The Importance of MFNs in an Extended Bridge Phase World

Convertible note and SAFE financings remain the most commonly used instruments to bridge a start-up to its first preferred stock equity raise. Given the changing landscape around Series Seed and Series A rounds, in particular, a well-documented rising of the bar from VCs on “equity round ready” companies, more than ever before, start-ups are relying on these type of investment vehicles as a lifeline to raise capital for an increasingly extended period of time. The challenge for a start-up is how to rely on these vehicles, often accompanied with discounts and valuation capped rates of conversion, without giving up a disproportionate amount of equity at the ultimate conversion but, at the same time, continue to entice new investment from angels and early stage funds through the bridge phase. Some of those non-economic levers utilized by a company might include, to name a few, pro rata preemptive rights, guaranteed “major investor” status in the equity round, pre-equity round information rights, etc.

Accordingly, from an early investor’s perspective, there has developed an increased risk that your note will look a whole lot less favorable than the notes issued by the same company in connection with subsequent note financing rounds. To protect against that risk, I also encourage my investor clients to require inclusion of a Most Favored Nation, or MFN, provision in their note at the time of investing. If written thoughtfully, the MFN has the effect of giving investors the right to amend the terms of their existing notes to incorporate those additional rights and/or benefits (not just economic), which the company may introduce in the context of subsequent raises.   

But a word of caution for you investors relying on a MFN, particularly the off-the-shelf MFN found in the form YC SAFE, if written poorly or without customization, there is a strong chance the insurance that accompanies the MFN right may be worthless. So watch out!

SAFES...the Death of the Convertible Note?

If you are a founder of an emerging company looking to raise money in a bridge round, you should hope the answer to that question is “yes”  for a few key reasons I will get into shortly. First a quick anecdote. I was meeting with a founder of a high profile tech start-up last week (not a current client) in Boston and he informed me that he was in the middle of raising a friends and family bridge round. My first question – what was the vehicle for the investment? When he told me a traditional convertible promissory note I asked him whether he had considered utilizing (or been advised by his counsel to utilize) the SAFE alternative.  I was shocked that his answer was a flat no. In fact he had never even heard of a SAFE. For those in the same position, start by reading this. Although over 3 years have passed since their creation out of YCombinator, SAFEs remain under used in east coast bridge financings. Here is why founders should want that trend to change:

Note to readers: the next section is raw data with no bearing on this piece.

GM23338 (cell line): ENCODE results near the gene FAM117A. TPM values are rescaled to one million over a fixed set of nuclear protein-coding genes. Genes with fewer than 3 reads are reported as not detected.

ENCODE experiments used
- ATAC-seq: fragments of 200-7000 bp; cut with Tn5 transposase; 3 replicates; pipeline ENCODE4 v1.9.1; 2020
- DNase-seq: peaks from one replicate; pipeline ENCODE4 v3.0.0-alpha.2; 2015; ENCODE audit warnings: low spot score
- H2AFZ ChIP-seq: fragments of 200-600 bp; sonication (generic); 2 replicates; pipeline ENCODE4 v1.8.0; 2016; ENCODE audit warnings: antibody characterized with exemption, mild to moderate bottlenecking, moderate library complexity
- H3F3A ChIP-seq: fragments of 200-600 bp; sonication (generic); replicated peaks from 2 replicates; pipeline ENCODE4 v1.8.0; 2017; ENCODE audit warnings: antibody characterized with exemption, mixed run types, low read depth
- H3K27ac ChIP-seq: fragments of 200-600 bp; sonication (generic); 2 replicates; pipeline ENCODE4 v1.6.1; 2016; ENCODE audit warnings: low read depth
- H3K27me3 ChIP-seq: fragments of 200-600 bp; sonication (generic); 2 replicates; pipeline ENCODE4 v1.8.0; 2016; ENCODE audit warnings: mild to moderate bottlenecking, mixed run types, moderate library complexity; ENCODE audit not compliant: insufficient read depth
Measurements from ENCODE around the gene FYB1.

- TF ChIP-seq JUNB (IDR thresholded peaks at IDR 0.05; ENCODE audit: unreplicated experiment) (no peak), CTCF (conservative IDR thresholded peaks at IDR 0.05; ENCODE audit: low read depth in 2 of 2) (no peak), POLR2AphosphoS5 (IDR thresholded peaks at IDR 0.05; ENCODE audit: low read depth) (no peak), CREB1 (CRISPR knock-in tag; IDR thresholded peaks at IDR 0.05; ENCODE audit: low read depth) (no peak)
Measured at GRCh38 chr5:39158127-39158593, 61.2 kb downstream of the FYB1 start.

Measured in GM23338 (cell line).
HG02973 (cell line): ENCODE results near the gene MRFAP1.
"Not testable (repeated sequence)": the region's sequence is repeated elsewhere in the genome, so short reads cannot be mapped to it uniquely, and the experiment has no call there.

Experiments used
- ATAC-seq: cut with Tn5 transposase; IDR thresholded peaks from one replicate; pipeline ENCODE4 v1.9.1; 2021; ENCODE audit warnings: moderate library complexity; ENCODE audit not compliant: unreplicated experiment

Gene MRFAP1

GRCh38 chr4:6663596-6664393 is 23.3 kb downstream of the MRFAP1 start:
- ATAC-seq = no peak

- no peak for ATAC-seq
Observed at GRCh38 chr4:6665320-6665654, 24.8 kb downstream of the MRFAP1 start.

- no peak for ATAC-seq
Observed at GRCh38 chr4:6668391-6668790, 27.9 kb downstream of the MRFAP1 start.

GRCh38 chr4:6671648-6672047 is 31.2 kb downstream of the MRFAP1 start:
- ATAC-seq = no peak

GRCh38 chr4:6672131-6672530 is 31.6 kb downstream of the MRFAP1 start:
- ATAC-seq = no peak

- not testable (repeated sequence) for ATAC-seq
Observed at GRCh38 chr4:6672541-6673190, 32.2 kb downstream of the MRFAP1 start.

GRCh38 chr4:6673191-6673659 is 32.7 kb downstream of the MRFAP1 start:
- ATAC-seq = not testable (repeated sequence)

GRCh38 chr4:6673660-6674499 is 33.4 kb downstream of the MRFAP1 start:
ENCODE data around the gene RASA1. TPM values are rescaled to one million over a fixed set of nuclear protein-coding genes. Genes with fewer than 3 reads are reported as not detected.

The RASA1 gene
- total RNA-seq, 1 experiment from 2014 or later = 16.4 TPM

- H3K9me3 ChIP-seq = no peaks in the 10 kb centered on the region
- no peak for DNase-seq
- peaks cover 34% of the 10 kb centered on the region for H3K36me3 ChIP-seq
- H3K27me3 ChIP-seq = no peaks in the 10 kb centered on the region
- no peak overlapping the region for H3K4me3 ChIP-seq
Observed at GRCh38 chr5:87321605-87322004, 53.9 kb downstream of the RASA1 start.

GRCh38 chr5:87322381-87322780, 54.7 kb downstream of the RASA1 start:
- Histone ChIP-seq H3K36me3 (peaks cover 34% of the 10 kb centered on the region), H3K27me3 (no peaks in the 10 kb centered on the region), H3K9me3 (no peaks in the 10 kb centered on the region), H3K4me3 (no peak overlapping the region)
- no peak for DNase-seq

No Maturity

Arguably the biggest headache for start-ups in a bridge financing is getting the maturity date wrong. If you do it can become a founder’s worst enemy, a logistical nightmare that turns a fairly inexpensive financing, into a more expensive one, as counsel is needed to draft documentation to extend maturity and founders end up needing to chase signatures from the requisite majority, all simply to extend a maturity date on an instrument that no investor ever expected to be paid back cash under. Not to mention all the question a founder starts receiving when they circulate that paper work to their investors. Oy. Safes do away with maturity all together and in doing so place an emphasis on the economic terms investors truly cared about when they decided to invest – namely mechanics for conversion and payment upon an earlier sale of the company.

No Interest

URGENT PUBLIC SERVICE ANNOUNCEMENT. To all those founders of start-ups raising a bridge round to its first equity financing, if your investors are making a stink in negotiations about the interest rate % or form of interest calculation (simple vs compounding) in the round, walk away. This is something that drives me crazy when I represent my early stage clients and something I always tell investors to drop first in a negotiation if they truly want to win the deal. You are investing in a start-up. The bet is that the investment will convert, not that you will make a bank like return on a loan. SAFEs do away with this conversation all together. Thank the lord.

No Phantom Liquidation Preference

Historically, when an investor’s principal plus interest under a convertible note converted at a discount or capped rate in connection with the triggering equity financing, that investor would get the benefit of receiving not only the actual dollars invested under the note in the form of the same shares issued in the next round, but also the (in most cases, material) discount premium. As a result, the bridge round investors were receiving what became known as “phantom liquidation preference” specifically tied to the lot of shares which had been received as a direct result of the discount/cap piece of the conversion. So why should founders care? Liquidation preference, in the most simple terms, is the amount of cash you would need to sell the company for before the common stock holders (founders and employees) saw a dollar in their pocket. Increasing the size of the liquidation preference, only distances the common from cashing in at a sale. Good news SAFES correct this problem by providing for conversion of the amount under the safe plus the discount premium into a shadow security with the same rights as the preferred security sold in the equity round but with a per share liquidation price equal to the lowered rate at which the safe investment converted.